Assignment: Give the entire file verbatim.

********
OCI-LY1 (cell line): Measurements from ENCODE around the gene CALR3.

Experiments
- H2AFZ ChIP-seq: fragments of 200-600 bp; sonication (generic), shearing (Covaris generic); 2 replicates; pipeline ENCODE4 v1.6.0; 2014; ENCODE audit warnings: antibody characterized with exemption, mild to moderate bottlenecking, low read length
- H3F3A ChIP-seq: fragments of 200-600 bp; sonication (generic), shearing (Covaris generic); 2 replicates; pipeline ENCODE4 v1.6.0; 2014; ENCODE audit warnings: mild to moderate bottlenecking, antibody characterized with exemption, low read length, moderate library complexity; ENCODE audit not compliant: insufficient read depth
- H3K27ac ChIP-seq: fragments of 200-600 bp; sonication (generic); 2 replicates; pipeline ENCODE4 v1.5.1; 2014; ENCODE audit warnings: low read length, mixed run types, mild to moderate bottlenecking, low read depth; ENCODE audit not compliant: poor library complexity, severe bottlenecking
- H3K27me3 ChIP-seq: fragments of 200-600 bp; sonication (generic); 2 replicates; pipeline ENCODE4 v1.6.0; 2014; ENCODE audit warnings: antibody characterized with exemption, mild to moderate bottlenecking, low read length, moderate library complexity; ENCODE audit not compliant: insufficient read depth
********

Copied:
OCI-LY1 (cell line): Measurements from ENCODE around the gene CALR3.

Experiments
- H2AFZ ChIP-seq: fragments of 200-600 bp; sonication (generic), shearing (Covaris generic); 2 replicates; pipeline ENCODE4 v1.6.0; 2014; ENCODE audit warnings: antibody characterized with exemption, mild to moderate bottlenecking, low read length
- H3F3A ChIP-seq: fragments of 200-600 bp; sonication (generic), shearing (Covaris generic); 2 replicates; pipeline ENCODE4 v1.6.0; 2014; ENCODE audit warnings: mild to moderate bottlenecking, antibody characterized with exemption, low read length, moderate library complexity; ENCODE audit not compliant: insufficient read depth
- H3K27ac ChIP-seq: fragments of 200-600 bp; sonication (generic); 2 replicates; pipeline ENCODE4 v1.5.1; 2014; ENCODE audit warnings: low read length, mixed run types, mild to moderate bottlenecking, low read depth; ENCODE audit not compliant: poor library complexity, severe bottlenecking
- H3K27me3 ChIP-seq: fragments of 200-600 bp; sonication (generic); 2 replicates; pipeline ENCODE4 v1.6.0; 2014; ENCODE audit warnings: antibody characterized with exemption, mild to moderate bottlenecking, low read length, moderate library complexity; ENCODE audit not compliant: insufficient read depth